Unlimited fines for health and safety and environmental offences in the magistrates’ courtPrint publication
Legislation came into effect on 12 March 2015 providing for all maximum fines in the Magistrates’ Court of £5,000 or more to become unlimited in England and Wales. The legislation is contained in section 85 of the Legal Aid, Sentencing and Punishment of Offenders Act 2012.
Previously, fines payable on conviction in the Magistrates’ Court were capped, often at a statutory maximum of £5,000 on the Magistrates’ Court ‘standard scale’, or a higher amount, if so provided for in the applicable legislation. For example, health and safety offences under the Health and Safety at Work Act 1974 were capped at £20,000, while the cap for environmental offences varied between £5,000 and £50,000 depending upon the nature of the offence. Henceforth, there will be no cap on the level of fines which can be imposed by Magistrates for these offences.
The volume of legislation which contains provision for the commission by businesses of offences punishable on conviction in the Magistrates’ Court is vast and too great to set out in full here, but it includes, for instance, offences relating to consumer protection, product safety, misleading marketing, weights and measures, consumer credit, competition law, intellectual property, offences under the Companies Act 2006 and offences under planning legislation as well as the health and safety and environmental offences mentioned above.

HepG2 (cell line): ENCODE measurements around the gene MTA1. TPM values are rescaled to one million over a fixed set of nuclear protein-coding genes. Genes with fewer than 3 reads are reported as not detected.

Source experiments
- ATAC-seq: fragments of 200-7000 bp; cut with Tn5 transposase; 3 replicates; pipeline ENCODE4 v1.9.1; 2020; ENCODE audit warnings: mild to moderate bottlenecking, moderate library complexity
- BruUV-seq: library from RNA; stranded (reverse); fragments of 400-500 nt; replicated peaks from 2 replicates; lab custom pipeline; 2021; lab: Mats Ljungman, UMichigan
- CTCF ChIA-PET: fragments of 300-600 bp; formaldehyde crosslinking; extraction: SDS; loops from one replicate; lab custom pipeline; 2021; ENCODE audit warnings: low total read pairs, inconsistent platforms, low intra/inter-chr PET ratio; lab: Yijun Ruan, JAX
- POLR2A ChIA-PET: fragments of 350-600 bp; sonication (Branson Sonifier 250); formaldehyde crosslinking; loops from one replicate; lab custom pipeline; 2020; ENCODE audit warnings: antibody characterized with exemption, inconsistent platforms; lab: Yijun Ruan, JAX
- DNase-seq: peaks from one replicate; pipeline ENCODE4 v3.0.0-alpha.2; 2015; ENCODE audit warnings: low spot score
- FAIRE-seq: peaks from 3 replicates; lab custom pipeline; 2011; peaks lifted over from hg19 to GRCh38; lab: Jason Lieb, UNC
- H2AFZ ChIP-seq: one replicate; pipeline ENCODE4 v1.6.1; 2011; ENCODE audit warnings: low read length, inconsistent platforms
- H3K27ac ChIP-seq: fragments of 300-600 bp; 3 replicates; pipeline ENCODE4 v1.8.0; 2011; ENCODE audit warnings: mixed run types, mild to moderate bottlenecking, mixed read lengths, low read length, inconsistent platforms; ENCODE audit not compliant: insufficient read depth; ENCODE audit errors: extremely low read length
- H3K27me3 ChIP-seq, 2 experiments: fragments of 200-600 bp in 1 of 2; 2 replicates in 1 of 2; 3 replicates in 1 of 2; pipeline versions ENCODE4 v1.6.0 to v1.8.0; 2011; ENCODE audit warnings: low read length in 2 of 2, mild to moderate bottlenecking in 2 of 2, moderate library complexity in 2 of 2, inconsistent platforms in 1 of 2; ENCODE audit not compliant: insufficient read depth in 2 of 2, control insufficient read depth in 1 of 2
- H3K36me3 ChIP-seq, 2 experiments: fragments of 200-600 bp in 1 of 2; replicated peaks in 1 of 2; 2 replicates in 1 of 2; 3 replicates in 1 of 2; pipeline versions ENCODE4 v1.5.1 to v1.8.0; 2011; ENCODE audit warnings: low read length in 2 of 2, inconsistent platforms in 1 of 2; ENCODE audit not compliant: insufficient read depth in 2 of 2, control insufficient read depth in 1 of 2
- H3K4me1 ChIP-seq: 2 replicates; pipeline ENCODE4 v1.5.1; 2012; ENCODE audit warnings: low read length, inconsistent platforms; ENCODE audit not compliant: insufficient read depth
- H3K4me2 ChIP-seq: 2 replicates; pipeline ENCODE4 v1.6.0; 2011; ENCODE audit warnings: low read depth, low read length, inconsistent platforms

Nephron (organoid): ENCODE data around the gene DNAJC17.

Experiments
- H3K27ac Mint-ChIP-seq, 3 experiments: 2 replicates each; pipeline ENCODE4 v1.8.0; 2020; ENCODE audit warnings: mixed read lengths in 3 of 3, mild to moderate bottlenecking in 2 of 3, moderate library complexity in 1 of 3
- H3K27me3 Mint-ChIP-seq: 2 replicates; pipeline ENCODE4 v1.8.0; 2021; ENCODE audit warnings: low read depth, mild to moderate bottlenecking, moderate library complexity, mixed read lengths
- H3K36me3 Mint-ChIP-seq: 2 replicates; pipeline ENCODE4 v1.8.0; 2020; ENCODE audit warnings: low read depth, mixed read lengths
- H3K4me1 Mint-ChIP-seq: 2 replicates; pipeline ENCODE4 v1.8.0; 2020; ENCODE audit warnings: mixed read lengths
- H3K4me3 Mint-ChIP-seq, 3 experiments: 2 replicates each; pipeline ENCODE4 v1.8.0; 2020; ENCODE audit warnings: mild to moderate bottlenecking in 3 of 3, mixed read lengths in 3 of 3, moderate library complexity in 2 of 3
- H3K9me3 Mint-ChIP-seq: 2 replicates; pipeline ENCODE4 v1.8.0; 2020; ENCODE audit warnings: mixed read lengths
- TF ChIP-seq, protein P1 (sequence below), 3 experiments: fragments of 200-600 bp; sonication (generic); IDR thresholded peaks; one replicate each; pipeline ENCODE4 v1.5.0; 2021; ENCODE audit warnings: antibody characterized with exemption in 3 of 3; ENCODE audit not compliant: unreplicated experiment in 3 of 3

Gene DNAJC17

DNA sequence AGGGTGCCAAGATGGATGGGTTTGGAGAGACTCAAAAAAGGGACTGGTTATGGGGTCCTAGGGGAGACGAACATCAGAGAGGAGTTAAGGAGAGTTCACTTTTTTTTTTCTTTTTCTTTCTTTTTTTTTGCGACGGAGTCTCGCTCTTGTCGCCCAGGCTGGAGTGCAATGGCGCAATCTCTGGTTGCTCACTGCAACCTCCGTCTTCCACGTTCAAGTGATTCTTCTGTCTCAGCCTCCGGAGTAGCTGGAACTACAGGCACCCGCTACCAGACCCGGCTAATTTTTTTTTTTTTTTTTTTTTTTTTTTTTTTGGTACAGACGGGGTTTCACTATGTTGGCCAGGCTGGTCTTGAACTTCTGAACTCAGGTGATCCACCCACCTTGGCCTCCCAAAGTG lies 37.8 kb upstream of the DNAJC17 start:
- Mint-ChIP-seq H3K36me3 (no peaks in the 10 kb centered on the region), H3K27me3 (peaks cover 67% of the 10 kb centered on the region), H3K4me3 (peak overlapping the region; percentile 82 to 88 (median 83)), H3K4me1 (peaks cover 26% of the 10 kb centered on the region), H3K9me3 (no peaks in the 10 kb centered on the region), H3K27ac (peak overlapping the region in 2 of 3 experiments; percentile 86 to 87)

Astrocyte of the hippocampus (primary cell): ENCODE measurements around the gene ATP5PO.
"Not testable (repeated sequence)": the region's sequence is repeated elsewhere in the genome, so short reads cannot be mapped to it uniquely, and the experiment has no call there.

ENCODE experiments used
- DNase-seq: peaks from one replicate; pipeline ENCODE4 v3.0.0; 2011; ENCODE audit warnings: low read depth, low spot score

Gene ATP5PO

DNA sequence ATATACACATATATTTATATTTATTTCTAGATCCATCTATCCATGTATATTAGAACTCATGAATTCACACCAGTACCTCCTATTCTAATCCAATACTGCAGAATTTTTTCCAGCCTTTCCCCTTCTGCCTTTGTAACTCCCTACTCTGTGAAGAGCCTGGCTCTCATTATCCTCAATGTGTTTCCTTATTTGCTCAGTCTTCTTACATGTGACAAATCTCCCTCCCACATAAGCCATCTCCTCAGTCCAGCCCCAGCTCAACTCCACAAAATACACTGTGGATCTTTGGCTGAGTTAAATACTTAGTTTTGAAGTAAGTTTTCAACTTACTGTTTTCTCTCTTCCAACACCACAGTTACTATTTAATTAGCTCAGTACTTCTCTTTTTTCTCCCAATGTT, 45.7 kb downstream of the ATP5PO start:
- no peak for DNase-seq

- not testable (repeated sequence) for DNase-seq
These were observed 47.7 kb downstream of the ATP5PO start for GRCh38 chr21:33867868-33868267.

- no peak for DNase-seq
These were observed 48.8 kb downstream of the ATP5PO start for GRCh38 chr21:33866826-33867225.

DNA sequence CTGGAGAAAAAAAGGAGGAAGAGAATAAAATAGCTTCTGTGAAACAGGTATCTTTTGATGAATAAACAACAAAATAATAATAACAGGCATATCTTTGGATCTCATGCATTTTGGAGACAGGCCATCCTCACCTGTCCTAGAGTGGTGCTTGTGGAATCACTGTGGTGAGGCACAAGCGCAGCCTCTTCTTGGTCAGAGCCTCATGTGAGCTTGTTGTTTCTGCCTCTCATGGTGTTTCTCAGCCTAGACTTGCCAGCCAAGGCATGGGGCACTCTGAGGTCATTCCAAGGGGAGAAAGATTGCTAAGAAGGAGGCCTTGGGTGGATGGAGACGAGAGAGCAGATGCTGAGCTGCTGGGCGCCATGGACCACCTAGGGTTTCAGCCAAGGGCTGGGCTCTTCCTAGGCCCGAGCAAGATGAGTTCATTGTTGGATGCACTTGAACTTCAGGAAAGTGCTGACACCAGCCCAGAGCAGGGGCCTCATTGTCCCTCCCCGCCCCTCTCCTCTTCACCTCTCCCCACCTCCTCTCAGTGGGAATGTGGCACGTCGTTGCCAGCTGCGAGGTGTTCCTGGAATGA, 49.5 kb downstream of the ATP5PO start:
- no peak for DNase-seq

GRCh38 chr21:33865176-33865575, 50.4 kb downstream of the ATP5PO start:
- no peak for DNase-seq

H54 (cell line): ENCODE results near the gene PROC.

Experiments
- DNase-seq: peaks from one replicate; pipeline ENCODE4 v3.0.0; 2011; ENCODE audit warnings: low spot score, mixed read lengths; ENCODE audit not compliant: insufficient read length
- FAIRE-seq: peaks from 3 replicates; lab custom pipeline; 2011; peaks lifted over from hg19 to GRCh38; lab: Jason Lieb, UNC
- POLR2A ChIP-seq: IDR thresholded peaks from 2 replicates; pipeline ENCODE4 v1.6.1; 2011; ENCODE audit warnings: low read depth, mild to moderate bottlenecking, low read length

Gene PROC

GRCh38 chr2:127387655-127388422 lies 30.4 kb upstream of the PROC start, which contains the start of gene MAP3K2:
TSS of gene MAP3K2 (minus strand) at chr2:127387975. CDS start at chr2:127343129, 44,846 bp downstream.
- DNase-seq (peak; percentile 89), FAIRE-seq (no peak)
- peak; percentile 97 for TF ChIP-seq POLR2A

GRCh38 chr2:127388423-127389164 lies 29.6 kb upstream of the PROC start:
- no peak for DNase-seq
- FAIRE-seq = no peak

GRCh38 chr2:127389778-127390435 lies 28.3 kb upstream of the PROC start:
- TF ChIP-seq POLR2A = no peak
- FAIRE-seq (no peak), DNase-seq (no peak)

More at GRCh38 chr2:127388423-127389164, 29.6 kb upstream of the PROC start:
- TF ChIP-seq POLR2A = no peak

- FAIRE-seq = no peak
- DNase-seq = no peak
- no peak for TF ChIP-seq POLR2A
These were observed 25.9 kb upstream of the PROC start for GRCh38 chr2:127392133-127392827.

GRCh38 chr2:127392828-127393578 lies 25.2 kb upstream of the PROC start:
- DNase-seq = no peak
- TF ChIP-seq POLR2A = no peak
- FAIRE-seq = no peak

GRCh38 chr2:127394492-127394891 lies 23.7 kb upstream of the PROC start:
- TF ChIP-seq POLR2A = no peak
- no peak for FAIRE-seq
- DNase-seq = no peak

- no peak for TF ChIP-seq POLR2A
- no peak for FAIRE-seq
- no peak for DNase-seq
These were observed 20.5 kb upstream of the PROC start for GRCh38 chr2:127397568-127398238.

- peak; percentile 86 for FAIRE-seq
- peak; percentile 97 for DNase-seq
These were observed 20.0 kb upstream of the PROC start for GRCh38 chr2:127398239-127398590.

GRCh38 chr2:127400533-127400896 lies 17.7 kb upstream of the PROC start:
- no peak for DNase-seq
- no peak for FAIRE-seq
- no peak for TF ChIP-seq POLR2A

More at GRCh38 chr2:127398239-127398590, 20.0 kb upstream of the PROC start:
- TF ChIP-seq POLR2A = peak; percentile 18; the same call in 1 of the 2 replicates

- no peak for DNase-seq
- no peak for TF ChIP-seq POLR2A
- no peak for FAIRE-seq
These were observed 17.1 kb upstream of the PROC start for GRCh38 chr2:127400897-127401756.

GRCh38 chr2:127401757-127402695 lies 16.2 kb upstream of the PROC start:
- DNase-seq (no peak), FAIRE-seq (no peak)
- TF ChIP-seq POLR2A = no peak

The new legislation will apply both to summary offences (those which can only be tried in the Magistrates’ Court) and to either way offences (triable by Magistrates or in the Crown Court) that are tried summarily. It will mean that Magistrates’ Courts will no longer have to commit a case to the Crown Court for sentencing simply because they have insufficient sentencing powers. Fines of below £5,000 will continue to be capped (although the amount of the cap may increase over time).
The changes only apply to fines for criminal offences in the Magistrates’ Court. They do not apply to Crown Court fines (which will remain unlimited, unless expressly capped in the applicable legislation) or to civil fines imposed by regulators. The changes do not have retrospective effect and only apply to offences committed on or after 12 March 2015.
The rationale for the legislation is to encourage the greater use of fines in the Magistrates’ Courts and, in particular, to enable Magistrates’ Courts to impose more proportionate fines on wealthy and corporate offenders.
Fines for health and safety offences in particular have increased at a significant rate in recent years. The relaxation of the restrictions on the fining powers of Magistrates’ Courts is very likely to increase this trend still further. Corporate boards that have, until now, taken a relaxed approach towards compliance – be it with health and safety regulations, environmental legislation or even corporate compliance, such as filing returns – on the basis that a financial rap on the knuckles was worth the risk may get a rude awakening.
The power to impose larger fines in the Magistrates’ Court will become even more relevant once the new sentencing guidelines for health and safety, corporate manslaughter, food safety and hygiene offences are implemented later this year.